The chamber also includes things like rectifiers, PDUs, backup batteries, fire detection and suppression – in other words, all the things that are usually decoupled from the IT racks and take up extra space in the building – all within the slightly under 81 square feet it occupies. Not only can the edge data center be smaller in size, it can be a much less sophisticated (read “cheaper”) environment than your typical mission-critical facility.
The racks are inspired by Open Compute racks, or racks Facebook designed for its own use and contributed to its open source project. The chamber supports any IT gear, however, as long as it satisfies a few basic OCP requirements. “It will support any standard IT equipment,” Crawford said. “You have to be able to get power at the rear, and you have to be able to service it and hook up your networking gear at the front.”
Open Source DCIM
Adding more bang to its coming-out party, Vapor IO also announced its own data center infrastructure management and analytics system that includes hardware sensors and software. The company said it was contributing a foundational element of the system to the Open Compute Project. That element is called Open DCRE (Data Center Runtime Environment), which is a combination of sensors, firmware, and a controller board. It is a way to gather not only temperature and humidity data, but also pressure and vibration metrics, both of which matter a lot in operation of the Vapor Chamber.
The technology that is not open source is CORE, or Core Operating Runtime Environment. It provides a layer of analytics-driven intelligence on top of Open DCRE. Taking things beyond energy efficiency, it enables users to define units of production for their IT equipment – be they URL pages or transactions – and determine how efficiently their data center assets produce those units. The approach takes a line of thinking that is similar to the one eBay took with its Digital Service Efficiency dashboard, announced in March 2013. While eBay’s dashboard is specific to the online auction company, however, Vapor’s CORE is aimed at a wide range of users.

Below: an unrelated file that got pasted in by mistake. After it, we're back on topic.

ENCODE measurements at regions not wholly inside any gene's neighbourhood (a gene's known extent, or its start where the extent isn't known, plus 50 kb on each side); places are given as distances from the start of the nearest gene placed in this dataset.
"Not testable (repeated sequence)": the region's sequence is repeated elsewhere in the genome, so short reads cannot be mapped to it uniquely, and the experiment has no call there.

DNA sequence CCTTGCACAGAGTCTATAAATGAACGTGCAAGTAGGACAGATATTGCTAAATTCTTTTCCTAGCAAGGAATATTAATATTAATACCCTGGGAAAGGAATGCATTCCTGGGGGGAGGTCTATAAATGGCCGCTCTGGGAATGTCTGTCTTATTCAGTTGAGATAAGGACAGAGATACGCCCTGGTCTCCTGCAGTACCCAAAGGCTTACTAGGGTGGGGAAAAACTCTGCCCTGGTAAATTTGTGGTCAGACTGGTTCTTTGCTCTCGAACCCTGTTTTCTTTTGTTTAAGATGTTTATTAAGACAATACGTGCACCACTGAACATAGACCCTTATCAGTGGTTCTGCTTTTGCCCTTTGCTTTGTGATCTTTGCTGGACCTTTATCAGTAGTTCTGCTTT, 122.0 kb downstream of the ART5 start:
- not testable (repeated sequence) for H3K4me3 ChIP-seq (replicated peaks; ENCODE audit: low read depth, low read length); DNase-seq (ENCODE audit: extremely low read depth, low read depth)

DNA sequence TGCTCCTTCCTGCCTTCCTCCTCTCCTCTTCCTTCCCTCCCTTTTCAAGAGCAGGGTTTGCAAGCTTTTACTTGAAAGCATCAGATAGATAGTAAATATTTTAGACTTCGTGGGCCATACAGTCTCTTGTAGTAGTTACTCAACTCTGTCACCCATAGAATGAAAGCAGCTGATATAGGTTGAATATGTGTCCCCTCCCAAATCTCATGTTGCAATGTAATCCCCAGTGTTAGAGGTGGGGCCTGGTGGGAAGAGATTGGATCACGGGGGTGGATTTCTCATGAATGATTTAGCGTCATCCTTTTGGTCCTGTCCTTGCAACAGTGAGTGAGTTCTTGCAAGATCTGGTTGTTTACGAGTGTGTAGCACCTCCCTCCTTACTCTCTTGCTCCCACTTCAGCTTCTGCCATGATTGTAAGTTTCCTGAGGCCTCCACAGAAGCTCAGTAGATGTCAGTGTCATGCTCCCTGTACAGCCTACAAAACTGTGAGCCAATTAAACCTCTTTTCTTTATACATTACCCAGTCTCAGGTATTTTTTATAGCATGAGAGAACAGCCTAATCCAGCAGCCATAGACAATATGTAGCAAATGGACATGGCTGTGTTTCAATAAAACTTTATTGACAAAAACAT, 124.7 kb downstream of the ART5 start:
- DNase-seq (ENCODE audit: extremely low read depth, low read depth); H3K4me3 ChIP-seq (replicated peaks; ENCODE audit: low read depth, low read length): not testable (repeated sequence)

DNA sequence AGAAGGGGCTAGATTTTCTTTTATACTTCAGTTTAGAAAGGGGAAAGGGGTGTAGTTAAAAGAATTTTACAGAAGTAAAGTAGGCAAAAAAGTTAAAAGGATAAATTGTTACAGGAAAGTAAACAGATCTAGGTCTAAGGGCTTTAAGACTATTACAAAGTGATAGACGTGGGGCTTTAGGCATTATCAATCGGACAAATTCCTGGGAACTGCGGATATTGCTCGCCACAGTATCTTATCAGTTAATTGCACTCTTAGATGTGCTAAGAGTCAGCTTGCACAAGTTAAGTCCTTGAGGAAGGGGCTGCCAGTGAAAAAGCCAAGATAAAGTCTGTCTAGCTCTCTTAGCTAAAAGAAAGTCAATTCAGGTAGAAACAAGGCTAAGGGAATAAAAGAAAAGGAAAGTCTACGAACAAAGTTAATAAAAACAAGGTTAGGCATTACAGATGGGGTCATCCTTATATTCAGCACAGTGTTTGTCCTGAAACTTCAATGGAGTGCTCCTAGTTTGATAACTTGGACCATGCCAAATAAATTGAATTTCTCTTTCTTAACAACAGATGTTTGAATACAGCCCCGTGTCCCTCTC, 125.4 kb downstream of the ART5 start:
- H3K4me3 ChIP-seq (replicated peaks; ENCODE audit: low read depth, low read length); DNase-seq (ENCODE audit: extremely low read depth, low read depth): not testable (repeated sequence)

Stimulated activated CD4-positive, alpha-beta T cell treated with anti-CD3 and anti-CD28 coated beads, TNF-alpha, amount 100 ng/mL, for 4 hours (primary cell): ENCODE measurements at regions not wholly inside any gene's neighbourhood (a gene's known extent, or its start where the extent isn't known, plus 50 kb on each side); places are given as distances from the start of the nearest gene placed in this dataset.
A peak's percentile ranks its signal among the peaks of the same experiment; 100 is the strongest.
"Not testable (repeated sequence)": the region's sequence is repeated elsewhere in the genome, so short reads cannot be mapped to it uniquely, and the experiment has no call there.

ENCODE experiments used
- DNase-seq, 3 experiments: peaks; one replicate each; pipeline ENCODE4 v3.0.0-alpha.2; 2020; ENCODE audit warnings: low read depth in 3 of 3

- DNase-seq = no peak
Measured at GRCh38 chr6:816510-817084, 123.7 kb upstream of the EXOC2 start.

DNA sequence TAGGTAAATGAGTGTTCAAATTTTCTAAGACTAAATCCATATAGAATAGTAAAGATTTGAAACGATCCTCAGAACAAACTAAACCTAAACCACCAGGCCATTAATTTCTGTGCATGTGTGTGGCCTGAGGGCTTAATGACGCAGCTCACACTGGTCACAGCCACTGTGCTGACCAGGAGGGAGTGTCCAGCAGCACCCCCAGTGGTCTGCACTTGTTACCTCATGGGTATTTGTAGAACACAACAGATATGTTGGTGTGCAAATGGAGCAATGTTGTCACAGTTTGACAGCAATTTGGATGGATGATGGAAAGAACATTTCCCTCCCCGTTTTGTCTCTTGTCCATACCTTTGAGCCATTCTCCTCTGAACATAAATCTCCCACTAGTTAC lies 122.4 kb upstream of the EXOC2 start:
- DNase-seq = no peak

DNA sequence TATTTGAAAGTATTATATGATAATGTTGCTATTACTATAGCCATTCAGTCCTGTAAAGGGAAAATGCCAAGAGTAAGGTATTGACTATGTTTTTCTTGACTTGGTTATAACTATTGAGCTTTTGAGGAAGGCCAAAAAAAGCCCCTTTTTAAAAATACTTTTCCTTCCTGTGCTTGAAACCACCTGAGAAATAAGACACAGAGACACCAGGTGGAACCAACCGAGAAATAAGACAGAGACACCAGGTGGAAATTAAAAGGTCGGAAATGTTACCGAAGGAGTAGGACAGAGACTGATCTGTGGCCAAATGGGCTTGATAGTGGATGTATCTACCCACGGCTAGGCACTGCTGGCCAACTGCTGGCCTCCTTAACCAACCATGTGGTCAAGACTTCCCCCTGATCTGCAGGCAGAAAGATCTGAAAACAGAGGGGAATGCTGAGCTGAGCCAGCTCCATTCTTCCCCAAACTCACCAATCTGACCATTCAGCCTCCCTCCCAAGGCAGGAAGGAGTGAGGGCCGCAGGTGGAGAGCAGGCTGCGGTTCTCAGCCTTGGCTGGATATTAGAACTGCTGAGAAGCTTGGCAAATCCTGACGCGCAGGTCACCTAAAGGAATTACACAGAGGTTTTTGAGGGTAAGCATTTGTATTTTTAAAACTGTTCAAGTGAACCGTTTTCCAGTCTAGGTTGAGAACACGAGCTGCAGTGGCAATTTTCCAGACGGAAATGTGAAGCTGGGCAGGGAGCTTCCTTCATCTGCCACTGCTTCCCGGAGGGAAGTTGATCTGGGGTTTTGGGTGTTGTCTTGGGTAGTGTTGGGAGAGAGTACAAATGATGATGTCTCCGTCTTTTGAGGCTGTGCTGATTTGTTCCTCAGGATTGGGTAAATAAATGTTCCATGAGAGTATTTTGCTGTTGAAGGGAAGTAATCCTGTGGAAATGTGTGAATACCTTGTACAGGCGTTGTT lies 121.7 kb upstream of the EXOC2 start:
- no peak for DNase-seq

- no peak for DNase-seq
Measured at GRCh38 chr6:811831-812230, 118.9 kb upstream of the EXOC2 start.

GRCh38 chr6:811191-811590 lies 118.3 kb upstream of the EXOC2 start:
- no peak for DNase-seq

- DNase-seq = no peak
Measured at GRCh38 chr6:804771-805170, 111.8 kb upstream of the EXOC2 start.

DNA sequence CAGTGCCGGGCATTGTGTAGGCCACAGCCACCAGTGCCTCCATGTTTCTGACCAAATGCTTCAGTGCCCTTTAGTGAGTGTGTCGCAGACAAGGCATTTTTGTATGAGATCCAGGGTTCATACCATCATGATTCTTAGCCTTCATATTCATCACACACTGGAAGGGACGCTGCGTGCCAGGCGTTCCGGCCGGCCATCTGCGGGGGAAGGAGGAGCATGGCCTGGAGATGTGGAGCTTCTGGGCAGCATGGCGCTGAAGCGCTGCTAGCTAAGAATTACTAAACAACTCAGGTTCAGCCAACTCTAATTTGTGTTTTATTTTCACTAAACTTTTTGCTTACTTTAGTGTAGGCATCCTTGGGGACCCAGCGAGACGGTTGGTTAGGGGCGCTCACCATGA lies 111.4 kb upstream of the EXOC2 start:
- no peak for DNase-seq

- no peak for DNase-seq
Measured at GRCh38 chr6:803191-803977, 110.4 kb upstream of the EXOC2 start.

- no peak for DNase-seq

First Customer on Board
Vapor IO did not share pricing details but disclosed the name of its first customer. Union Station Technology Center in South Bend, Indiana, will use Vapor Chamber to build a cloud setup. Crawford said there were more customers in the pipeline, but the company wasn’t ready to disclose who they were. He also declined to share how the startup is being funded.
Crawford’s co-founders are Steven White, a former colleague from Nebula, an OpenStack-based private cloud vendor, and Nick Velander, founder of Signal Search Group, which helps local companies get their electronics products manufactured in China.
Vapor’s exclusive manufacturer is Jabil, a manufacturing services company based in Florida. Also among its partners are Romonet, a London company that makes analytics software for data center management, and Mesosphere, the San Francisco-based startup that has developed an operating system for the entire data center that’s based on the open source Apache Mesos project.
A Fresh Look at a Real Need
Given space constraints in urban centers of the major metros and demand for edge data center capacity, Vapor IO is trying to address a real need in the market with a very unorthodox solution. While the design is unusual, the company’s founders have taken into consideration the fact that the data center industry is a very conservative one. The wedge racks can be installed in a traditional data center, for example. But traditional data center is not the main target. The target is a new kind of data center, one where building and supporting infrastructure needs are minimal, and location takes precedence over everything else.